Following the signs from the A12 brought me into Aldeburgh on the road which ran by the shore; on one side were private houses and gardens and on the other side a well-mown grass verge and a footpath running along by the long shingle beach. A bit further on wooden fishing shacks were situated at intervals along the edge of the shingle and further on still was a pleasant area with a model boating pool, the timber-framed 16th century Moot Hall and a war memorial surrounded by a pretty little garden. Just past there was a small car park with just one vacant space so I pulled in, got a ticket from the machine and set off with the dogs for a look round. I knew from memory that the town centre - if you could call it that - was just one street away from the seafront so I thought I'd start there. It consisted of one long street which widened out in the centre, with various shops on both sides - and my memory of the lack of cafes was correct. The only places to get something to eat and drink seemed to be either a fish and chip shop - which was closed - or a couple of tea rooms. Now I always say that if a place is called a tea room I know darned well it's going to be expensive and these were. £6.50 for a scone with jam and cream and a pot of tea for one - somehow I don't think so! But then I suppose Aldeburgh is a place more suited to the genteel, Benjamin Britten, opera-loving types, or elderly ladies with blue-rinsed hair and twinset and pearls rather than a down-to-earth camper in cycling shorts, t-shirt and trainers and with a liking for rave and club music!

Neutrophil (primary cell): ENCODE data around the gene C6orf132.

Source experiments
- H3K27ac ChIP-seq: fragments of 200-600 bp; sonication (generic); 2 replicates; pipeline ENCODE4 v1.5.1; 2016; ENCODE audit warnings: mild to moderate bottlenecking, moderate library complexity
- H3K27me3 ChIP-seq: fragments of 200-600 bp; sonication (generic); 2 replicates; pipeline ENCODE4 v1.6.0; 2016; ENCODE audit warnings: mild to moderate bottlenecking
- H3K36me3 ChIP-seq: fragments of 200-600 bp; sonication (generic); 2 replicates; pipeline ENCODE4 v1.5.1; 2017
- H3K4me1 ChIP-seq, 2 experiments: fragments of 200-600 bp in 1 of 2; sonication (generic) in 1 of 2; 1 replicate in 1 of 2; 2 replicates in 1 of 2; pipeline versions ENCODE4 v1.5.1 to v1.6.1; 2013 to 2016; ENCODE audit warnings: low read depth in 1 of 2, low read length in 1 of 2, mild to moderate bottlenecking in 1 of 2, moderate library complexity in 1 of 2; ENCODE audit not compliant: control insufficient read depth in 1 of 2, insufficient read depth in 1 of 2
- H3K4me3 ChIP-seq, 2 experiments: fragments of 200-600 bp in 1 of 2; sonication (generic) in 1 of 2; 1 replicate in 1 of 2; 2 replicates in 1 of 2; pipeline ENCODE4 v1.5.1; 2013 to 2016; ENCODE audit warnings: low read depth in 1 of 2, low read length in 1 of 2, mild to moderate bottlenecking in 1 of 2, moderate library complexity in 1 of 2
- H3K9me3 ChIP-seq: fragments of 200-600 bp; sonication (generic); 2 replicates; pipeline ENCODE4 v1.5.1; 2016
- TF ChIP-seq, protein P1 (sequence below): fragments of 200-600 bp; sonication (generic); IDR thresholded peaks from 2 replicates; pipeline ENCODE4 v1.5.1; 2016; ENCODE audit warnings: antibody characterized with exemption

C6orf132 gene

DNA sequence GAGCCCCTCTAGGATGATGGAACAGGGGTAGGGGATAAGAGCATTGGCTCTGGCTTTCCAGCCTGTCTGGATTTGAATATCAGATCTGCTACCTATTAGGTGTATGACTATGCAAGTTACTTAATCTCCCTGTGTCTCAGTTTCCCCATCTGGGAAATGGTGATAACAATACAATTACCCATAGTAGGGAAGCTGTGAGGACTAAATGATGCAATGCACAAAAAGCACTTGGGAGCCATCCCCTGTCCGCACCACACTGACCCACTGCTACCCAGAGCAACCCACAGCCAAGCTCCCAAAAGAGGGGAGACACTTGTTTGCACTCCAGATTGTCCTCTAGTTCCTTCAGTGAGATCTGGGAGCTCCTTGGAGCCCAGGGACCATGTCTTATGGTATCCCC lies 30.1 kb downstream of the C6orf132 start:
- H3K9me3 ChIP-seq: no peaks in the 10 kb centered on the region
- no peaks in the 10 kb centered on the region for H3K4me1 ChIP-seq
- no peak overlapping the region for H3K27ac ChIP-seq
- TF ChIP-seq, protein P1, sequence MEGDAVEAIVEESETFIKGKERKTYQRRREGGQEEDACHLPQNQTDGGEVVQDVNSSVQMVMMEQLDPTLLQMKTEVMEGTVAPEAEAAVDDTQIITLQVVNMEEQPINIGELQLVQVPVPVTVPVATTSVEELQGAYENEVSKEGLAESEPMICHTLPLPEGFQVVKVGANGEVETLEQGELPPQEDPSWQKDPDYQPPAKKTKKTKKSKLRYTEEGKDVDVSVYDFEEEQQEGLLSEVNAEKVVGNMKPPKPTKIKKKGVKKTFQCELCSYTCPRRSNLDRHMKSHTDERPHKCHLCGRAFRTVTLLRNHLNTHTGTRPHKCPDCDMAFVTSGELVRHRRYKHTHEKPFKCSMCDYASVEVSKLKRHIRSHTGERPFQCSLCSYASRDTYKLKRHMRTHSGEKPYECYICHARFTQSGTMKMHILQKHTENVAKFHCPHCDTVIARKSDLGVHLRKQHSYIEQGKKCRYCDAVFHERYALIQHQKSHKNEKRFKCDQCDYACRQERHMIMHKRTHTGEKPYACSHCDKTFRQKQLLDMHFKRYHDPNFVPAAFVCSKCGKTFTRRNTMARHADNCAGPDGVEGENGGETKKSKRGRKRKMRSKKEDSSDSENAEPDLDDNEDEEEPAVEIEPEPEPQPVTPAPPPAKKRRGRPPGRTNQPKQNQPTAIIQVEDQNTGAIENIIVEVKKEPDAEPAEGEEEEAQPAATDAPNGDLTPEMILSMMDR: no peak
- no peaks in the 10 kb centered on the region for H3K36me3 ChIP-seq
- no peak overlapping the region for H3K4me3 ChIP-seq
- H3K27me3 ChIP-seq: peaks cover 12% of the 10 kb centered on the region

So deciding that I wouldn't be having coffee and cake just then I made my way back to the seafront and had a wander along there. The beach was nothing to write home about, just a vast expanse of shingle sloping down to the sea, with various fishing boats and paraphernalia dotted here and there, though I found one of the fishing shacks to be rather quaint. Appropriately called The Fish Shack it had been extended at one side by a timber-framed canopy which was draped with old fishing net and other bits and pieces, and was decorated at ground level by colourful plants in long tubs and a plethora of blackboards advertising all the different fresh fish for sale.